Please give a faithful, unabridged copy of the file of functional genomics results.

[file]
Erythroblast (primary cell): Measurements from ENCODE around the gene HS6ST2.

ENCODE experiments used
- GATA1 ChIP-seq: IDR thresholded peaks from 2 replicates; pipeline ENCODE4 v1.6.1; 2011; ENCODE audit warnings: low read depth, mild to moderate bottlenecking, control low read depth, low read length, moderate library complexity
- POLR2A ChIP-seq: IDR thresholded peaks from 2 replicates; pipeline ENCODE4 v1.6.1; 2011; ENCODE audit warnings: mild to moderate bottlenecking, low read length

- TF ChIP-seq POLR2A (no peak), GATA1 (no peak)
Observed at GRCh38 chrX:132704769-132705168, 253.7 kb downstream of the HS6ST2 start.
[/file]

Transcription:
Erythroblast (primary cell): Measurements from ENCODE around the gene HS6ST2.

ENCODE experiments used
- GATA1 ChIP-seq: IDR thresholded peaks from 2 replicates; pipeline ENCODE4 v1.6.1; 2011; ENCODE audit warnings: low read depth, mild to moderate bottlenecking, control low read depth, low read length, moderate library complexity
- POLR2A ChIP-seq: IDR thresholded peaks from 2 replicates; pipeline ENCODE4 v1.6.1; 2011; ENCODE audit warnings: mild to moderate bottlenecking, low read length

- TF ChIP-seq POLR2A (no peak), GATA1 (no peak)
Observed at GRCh38 chrX:132704769-132705168, 253.7 kb downstream of the HS6ST2 start.